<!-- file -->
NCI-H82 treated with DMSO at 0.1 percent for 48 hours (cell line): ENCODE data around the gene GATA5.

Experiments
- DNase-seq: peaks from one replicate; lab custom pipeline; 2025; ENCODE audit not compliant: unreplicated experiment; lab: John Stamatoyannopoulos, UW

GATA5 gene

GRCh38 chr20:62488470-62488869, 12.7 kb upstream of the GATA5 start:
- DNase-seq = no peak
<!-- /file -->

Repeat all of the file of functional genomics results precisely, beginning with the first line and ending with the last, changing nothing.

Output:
NCI-H82 treated with DMSO at 0.1 percent for 48 hours (cell line): ENCODE data around the gene GATA5.

Experiments
- DNase-seq: peaks from one replicate; lab custom pipeline; 2025; ENCODE audit not compliant: unreplicated experiment; lab: John Stamatoyannopoulos, UW

GATA5 gene

GRCh38 chr20:62488470-62488869, 12.7 kb upstream of the GATA5 start:
- DNase-seq = no peak